The marital property needs to be divided. If there is a big inequality in incomes then one spouse will likely need to work out an alimony agreement with the other. If there are children in the marriage then child support, visitation, and custody need to be ironed out. Whole life insurance, marital debts, and pensions will also need to be included in the settlement agreement. Once you are able to reach an agreement it needs to be put in writing and notarized by both parties. If there is a divorce action already filed then a date for an uncontested divorce is made with the court. As long as the court finds the agreement reasonable and fair, the judge won't make any changes and it's incorporated into the Final Judgement of Divorce.

Waiting Period to Get Divorced in New Jersey

Unlike in neighboring states, there is no broad mandatory waiting period. Divorce doesn't require consent of both spouses in the state and once a complaint for divorce is filed then the process can start immediately. New Jersey also doesn't have a process for legal separation and couples don't need a court order to start living separately. Not living with your spouse for longer than 18 months does provide a cause for action and a legal reason for filing for divorce, but in New Jersey it's not required. Read: Download Pikashow app for pc

New Jersey has recognized irreconcilable differences since 2007 and you don't need to provide a specific complaint in order to claim separation. In order to get a divorce for irreconcilable differences, your marriage needs to have been broken for at least six months and there is no possibility of reconciling with the spouse.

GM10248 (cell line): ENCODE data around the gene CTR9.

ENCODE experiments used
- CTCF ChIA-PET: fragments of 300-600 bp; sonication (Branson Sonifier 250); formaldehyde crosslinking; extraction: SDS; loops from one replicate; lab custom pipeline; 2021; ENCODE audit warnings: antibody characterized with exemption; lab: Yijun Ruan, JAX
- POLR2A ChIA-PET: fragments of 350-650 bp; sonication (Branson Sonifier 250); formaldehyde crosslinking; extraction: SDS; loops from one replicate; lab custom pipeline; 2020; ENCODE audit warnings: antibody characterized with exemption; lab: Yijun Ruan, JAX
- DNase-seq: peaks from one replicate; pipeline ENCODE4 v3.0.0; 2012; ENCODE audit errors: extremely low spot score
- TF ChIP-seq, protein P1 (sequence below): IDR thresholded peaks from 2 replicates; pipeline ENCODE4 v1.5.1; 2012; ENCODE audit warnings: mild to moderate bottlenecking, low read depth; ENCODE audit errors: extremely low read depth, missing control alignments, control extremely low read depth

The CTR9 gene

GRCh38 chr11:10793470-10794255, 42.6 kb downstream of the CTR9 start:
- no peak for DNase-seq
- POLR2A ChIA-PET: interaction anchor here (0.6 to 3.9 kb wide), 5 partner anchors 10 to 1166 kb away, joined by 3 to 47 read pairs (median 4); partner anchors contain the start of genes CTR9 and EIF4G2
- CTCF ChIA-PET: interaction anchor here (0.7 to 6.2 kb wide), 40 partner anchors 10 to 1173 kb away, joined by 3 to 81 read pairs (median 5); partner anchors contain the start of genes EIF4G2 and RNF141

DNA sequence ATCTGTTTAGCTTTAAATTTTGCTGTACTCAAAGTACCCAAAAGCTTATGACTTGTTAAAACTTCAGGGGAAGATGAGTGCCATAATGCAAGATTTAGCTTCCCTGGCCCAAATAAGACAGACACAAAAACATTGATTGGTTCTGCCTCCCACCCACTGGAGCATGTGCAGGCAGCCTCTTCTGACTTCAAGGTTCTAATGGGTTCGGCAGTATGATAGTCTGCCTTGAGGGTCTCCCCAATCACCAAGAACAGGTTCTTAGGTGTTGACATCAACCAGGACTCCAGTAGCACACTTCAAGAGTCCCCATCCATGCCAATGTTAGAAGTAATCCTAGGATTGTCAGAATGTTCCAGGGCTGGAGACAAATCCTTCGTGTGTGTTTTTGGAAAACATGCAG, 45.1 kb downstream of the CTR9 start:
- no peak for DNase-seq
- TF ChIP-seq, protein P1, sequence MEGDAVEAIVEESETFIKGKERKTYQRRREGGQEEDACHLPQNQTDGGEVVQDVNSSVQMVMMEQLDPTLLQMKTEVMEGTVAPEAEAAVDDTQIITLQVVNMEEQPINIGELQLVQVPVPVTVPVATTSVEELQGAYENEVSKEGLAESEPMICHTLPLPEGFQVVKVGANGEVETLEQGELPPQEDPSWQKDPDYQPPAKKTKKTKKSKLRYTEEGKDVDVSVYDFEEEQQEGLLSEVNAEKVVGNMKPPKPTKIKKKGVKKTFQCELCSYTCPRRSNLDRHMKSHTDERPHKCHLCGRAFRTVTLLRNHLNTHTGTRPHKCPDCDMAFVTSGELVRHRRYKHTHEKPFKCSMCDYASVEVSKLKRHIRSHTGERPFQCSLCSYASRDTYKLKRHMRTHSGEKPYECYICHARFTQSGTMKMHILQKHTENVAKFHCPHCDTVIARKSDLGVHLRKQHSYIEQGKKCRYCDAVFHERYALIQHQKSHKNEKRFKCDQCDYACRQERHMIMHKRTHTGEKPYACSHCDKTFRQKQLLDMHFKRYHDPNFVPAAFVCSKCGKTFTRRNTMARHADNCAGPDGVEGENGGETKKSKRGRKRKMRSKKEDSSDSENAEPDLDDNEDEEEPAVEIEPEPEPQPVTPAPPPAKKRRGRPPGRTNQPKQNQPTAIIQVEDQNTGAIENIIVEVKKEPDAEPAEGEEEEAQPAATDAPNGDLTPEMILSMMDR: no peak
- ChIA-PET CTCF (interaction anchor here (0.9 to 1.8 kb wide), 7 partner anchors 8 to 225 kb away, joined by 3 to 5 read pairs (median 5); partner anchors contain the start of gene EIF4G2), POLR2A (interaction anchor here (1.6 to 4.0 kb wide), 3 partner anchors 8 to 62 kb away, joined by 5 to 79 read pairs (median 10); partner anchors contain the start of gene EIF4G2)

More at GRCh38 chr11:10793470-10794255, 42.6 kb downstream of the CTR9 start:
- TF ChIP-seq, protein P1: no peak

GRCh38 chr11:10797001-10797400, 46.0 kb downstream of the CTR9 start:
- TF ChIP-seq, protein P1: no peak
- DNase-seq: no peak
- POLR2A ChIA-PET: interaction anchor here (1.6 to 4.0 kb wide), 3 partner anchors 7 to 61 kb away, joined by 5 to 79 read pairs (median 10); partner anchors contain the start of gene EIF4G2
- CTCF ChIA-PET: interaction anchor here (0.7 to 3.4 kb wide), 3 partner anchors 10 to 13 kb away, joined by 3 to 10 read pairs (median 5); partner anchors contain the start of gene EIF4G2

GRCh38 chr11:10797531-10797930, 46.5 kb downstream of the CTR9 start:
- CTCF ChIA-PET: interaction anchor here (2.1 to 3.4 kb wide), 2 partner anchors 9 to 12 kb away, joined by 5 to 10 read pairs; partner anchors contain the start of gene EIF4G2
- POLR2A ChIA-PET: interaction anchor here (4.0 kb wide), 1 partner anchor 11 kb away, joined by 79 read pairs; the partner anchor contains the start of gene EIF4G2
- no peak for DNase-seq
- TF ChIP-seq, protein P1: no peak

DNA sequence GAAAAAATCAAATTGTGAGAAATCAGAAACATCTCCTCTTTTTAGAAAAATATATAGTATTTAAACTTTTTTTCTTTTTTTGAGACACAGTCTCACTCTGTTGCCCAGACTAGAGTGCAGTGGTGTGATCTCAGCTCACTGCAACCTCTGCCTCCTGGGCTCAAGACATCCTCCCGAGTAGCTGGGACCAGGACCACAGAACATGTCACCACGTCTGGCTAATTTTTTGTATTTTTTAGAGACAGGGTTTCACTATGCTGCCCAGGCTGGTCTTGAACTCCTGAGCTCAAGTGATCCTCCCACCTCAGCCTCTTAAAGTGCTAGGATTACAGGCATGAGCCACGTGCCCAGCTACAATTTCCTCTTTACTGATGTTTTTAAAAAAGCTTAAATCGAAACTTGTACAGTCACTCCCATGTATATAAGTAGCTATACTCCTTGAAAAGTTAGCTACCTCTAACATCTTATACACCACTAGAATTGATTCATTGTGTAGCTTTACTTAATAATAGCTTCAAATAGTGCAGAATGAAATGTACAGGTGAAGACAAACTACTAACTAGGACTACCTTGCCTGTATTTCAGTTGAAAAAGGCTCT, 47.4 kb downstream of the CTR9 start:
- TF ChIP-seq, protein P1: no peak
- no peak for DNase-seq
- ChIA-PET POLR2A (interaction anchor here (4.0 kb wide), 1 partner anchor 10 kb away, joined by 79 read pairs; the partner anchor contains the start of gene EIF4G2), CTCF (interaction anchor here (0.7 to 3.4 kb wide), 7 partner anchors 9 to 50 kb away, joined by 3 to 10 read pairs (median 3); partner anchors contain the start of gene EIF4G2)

The State Wants to Move Along Your Divorce

In recent years, the state has become more apparent in showing that it wants cases settled within one year. If your case was filed in May of a particular year then the courts place great emphasis on getting your case settled by March or April of the following year, before your case has reached the one-year mark. There is also the issue of getting cases settled before the end of the court year.

The court year goes from July 1st until June 30th. If your case is nearing the one-year mark and June is also approaching then there will be a big push by judges to get the case settled before the end of June. The Administrative Office of the Courts (AOC) is the government entity that controls the court system. It keeps good statistics on the number of cases that have reached a settlement or trial in a given year. Meeting the statistics for getting rid of a certain number of cases in a year is important to judges who haven't reached tenure. Judges are only granted tenure after their first seven years on the bench. It's a rare occurrence that judges are denied tenure.

One of the hardest parts of divorce is not finalizing the divorce agreement, but instead the emotional resistance to ending the marriage green screen backgrounds. Signing the paperwork and finalizing the settlement formally marks the end and it's a point of no return. Some spouses try to stall the final settlement for as long as possible by asking for some settled issues to be renegotiated or raising grievances about some division of assets. This can come from a desire to stay in contact with the spouse and it can be hard to admit the marriage is finally over. Dragging out the divorce can be a way to delay the final goodbye. Spouses those aren't emotionally ready to accept the divorce settlement run the risk of prolonging the divorce.